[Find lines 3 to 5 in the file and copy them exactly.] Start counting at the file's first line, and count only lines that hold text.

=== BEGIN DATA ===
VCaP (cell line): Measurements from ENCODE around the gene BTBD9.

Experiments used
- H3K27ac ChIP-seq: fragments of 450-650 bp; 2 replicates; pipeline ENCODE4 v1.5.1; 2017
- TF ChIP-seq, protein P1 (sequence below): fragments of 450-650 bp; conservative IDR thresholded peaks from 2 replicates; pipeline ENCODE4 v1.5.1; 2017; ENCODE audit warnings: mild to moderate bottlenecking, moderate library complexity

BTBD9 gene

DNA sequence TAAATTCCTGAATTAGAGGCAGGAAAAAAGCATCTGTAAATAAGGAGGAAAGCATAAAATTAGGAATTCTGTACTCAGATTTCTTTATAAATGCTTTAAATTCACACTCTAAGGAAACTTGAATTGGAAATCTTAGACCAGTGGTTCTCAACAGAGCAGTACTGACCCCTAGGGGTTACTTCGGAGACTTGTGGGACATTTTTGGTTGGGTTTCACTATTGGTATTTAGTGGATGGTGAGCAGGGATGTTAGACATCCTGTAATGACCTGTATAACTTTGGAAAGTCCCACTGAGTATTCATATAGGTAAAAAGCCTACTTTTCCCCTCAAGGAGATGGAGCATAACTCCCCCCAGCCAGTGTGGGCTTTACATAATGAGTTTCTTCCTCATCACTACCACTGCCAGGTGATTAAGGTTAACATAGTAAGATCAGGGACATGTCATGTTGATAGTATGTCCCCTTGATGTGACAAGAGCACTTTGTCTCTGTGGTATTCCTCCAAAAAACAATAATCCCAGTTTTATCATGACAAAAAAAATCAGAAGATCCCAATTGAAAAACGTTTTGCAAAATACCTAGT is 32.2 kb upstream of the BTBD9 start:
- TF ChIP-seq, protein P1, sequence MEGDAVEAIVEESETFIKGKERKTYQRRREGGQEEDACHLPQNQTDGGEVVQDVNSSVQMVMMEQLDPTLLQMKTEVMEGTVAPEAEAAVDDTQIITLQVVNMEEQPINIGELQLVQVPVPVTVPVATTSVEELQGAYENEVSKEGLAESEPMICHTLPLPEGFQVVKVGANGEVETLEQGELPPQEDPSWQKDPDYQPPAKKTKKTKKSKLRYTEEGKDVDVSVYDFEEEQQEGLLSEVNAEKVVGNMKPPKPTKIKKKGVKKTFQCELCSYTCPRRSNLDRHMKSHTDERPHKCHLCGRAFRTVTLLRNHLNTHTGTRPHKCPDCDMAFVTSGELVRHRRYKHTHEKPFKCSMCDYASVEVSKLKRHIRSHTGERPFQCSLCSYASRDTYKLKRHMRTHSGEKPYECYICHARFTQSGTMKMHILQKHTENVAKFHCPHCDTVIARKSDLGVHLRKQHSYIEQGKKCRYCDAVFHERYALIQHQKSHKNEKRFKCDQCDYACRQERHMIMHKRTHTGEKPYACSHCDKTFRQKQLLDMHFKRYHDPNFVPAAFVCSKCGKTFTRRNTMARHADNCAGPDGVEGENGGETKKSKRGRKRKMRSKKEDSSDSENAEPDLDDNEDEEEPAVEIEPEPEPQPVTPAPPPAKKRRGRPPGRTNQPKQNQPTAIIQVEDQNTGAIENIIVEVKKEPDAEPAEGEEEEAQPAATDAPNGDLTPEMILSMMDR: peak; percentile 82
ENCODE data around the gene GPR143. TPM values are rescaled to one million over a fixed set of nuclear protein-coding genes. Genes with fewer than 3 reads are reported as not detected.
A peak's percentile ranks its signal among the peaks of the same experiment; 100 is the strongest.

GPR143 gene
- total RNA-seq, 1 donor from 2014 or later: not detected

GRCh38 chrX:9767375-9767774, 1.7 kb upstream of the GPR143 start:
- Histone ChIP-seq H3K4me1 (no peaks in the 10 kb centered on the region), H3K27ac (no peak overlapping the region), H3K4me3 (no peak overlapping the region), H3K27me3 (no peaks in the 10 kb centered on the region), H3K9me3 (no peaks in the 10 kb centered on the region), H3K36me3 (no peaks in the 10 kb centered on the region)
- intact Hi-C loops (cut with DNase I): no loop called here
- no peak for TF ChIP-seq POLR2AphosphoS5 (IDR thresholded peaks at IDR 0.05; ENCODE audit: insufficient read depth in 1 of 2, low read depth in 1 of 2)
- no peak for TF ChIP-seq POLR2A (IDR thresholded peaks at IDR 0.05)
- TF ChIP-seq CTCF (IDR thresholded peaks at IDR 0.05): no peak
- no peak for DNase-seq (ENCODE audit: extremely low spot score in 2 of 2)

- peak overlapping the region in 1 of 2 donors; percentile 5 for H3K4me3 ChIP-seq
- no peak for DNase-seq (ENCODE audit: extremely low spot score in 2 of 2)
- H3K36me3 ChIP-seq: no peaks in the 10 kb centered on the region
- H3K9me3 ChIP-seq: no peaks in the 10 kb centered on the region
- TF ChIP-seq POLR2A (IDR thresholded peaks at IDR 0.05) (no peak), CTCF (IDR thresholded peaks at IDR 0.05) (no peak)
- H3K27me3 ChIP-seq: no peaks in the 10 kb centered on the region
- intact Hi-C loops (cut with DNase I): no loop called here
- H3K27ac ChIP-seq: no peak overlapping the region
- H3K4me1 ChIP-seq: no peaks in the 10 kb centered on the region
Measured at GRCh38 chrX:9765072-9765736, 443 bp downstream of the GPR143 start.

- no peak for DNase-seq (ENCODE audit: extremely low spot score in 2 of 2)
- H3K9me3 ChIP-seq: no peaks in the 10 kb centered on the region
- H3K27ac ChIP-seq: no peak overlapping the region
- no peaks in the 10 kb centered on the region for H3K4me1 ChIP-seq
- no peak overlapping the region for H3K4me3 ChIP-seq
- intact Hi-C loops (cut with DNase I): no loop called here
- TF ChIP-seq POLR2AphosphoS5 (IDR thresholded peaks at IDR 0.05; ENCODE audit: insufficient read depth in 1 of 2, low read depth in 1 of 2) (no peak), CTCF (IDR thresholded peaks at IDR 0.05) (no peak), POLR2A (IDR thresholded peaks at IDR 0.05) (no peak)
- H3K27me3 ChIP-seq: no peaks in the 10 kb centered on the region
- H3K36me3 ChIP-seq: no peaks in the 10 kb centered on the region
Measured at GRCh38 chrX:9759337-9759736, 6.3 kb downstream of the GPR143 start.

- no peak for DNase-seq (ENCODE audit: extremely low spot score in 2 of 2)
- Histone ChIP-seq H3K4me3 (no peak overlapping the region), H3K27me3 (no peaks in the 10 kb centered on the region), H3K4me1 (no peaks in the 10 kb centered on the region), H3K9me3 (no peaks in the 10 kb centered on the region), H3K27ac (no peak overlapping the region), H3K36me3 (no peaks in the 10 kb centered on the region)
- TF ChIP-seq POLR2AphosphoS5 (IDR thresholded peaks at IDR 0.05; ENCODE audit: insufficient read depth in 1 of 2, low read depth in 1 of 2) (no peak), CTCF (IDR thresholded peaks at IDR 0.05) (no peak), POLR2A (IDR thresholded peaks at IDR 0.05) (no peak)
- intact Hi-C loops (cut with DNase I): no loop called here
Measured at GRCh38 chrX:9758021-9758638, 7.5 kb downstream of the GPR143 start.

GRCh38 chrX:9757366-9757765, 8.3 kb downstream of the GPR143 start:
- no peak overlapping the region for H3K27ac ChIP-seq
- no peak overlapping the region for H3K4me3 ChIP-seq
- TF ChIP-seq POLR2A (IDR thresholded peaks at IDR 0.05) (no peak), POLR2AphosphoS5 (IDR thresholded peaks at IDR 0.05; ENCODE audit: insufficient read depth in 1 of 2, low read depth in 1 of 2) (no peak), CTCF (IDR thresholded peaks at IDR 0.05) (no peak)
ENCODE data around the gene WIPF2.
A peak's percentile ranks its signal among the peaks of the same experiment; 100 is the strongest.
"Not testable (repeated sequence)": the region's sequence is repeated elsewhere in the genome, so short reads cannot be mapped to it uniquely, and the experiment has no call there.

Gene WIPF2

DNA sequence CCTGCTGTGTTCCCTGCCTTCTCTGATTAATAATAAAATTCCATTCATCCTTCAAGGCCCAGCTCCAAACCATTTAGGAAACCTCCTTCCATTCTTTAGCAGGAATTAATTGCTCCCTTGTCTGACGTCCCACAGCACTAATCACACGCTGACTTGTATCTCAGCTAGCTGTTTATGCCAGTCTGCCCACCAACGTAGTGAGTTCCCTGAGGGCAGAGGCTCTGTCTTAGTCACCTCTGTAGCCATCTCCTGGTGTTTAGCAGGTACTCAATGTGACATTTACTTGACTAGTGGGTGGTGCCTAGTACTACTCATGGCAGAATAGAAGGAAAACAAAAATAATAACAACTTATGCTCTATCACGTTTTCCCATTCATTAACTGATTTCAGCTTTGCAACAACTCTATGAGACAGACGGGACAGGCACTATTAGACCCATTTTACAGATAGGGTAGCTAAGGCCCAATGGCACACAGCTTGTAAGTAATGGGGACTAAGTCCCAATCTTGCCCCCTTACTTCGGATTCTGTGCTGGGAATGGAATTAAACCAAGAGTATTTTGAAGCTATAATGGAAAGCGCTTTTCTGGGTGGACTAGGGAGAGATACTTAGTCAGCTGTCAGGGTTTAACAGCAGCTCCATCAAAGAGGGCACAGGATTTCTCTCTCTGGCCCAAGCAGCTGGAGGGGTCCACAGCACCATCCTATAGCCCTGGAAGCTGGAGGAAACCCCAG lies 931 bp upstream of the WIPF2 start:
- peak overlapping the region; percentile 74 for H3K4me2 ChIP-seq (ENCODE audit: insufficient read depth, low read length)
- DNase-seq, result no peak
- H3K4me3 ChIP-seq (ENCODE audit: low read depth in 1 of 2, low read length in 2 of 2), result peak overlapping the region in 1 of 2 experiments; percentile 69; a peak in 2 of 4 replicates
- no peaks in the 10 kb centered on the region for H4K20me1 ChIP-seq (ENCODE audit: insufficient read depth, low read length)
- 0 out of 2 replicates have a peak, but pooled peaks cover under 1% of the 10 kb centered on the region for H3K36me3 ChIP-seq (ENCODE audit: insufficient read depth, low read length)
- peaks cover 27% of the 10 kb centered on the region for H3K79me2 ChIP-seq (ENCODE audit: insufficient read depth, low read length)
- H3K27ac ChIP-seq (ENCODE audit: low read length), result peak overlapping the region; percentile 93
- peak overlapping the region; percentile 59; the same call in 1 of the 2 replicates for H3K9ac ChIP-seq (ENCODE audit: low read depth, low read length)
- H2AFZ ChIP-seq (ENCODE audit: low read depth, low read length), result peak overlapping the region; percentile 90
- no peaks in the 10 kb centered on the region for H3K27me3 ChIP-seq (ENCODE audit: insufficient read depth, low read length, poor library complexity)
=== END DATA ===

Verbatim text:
- H3K27ac ChIP-seq: fragments of 450-650 bp; 2 replicates; pipeline ENCODE4 v1.5.1; 2017
- TF ChIP-seq, protein P1 (sequence below): fragments of 450-650 bp; conservative IDR thresholded peaks from 2 replicates; pipeline ENCODE4 v1.5.1; 2017; ENCODE audit warnings: mild to moderate bottlenecking, moderate library complexity

BTBD9 gene